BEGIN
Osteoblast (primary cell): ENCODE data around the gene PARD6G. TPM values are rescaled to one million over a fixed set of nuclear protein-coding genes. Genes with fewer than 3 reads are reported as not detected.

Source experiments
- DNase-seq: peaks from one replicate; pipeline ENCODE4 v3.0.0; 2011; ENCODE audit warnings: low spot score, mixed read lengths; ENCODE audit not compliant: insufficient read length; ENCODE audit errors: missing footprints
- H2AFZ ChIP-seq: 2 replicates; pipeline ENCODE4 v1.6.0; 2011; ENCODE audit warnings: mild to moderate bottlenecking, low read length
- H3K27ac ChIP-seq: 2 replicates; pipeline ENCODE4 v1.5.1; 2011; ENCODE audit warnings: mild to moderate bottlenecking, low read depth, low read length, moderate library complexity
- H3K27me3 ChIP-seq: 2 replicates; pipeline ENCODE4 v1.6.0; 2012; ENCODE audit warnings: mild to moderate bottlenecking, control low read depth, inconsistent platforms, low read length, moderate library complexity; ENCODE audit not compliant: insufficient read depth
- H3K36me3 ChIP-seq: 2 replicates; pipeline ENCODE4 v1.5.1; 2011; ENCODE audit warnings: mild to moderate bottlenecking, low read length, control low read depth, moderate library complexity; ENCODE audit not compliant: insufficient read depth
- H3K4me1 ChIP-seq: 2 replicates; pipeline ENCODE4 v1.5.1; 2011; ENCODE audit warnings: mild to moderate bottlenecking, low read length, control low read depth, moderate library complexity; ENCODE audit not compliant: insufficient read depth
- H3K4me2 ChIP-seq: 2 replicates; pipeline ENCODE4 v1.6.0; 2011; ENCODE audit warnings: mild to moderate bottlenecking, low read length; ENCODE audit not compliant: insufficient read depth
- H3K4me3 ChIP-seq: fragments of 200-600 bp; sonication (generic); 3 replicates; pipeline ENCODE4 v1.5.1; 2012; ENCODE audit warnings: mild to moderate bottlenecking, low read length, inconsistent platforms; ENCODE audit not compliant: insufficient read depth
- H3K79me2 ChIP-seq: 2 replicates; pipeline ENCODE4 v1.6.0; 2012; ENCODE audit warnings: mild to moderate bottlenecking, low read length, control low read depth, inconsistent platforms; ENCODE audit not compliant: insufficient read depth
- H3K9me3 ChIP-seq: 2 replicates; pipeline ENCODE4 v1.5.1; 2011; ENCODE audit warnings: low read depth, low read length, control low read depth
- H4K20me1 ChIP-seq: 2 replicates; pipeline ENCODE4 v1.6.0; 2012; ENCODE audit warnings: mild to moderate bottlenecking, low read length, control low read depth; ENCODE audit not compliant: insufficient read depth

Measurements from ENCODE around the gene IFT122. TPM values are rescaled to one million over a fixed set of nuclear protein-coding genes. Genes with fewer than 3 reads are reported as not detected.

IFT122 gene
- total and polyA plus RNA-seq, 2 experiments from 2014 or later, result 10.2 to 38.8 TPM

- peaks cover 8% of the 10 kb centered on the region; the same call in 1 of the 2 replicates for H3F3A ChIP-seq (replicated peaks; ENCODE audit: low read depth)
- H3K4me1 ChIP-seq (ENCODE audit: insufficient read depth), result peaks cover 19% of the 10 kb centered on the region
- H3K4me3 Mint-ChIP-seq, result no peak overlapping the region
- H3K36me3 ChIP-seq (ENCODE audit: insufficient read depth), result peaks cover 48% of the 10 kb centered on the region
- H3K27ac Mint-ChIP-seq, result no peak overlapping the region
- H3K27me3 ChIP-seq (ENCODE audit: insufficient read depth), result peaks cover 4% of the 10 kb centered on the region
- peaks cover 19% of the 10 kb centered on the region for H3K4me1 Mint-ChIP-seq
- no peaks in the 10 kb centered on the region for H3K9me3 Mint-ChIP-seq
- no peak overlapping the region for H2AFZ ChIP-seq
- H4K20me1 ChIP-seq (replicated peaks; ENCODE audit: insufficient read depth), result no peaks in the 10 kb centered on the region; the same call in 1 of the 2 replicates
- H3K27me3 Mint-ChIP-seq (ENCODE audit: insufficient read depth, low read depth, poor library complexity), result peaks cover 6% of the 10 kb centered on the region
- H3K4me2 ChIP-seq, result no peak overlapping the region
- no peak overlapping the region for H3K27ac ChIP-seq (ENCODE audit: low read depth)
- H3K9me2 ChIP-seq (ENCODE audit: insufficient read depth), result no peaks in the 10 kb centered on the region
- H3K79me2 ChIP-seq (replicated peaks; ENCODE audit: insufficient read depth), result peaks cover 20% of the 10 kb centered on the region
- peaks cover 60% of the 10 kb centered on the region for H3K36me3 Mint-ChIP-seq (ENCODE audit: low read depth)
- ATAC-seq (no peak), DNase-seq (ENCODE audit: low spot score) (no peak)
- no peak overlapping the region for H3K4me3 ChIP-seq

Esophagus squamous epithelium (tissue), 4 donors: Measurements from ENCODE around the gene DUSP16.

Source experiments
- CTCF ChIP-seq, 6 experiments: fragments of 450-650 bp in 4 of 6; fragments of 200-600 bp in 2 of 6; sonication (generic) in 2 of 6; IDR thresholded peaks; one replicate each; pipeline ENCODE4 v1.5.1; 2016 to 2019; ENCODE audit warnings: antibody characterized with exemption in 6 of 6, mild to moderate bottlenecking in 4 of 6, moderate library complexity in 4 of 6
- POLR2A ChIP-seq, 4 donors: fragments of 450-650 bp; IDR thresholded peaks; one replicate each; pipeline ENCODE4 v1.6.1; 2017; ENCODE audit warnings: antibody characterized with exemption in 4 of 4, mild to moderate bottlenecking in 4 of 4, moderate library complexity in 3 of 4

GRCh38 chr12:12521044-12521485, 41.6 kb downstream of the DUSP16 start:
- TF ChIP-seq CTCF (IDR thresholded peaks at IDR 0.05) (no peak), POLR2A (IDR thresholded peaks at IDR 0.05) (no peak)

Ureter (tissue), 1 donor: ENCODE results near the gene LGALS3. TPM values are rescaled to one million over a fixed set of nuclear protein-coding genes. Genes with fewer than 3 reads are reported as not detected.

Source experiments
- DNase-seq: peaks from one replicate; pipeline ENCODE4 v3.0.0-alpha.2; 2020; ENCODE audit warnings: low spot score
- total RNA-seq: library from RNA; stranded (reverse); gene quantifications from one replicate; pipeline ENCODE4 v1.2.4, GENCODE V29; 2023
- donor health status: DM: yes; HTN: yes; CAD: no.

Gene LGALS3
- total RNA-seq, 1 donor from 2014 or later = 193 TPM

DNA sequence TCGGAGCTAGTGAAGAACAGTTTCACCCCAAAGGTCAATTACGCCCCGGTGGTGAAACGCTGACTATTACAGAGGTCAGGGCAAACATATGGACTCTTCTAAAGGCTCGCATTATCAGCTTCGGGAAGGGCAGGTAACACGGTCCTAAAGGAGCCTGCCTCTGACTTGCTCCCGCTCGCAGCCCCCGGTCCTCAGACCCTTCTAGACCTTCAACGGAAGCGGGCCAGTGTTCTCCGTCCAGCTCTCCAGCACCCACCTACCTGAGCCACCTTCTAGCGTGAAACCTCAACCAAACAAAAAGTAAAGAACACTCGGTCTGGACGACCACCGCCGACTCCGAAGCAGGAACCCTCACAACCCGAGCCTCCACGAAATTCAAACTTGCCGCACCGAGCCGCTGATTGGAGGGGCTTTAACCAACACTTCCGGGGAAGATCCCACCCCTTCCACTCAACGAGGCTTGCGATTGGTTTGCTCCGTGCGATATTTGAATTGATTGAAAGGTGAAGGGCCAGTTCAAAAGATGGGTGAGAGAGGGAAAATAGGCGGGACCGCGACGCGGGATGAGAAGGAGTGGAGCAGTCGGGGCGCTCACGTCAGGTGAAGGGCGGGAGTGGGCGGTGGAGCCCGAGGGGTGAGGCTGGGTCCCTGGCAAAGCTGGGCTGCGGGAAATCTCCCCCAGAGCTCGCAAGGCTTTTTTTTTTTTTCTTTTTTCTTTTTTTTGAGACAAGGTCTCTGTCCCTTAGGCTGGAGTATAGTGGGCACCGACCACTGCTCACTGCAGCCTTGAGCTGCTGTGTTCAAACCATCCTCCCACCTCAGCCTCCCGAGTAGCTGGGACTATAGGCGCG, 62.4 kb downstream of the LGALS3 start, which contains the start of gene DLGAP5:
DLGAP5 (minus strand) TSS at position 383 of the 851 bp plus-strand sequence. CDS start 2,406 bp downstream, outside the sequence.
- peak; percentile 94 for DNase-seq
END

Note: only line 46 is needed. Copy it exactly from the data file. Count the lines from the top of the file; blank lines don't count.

Gene LGALS3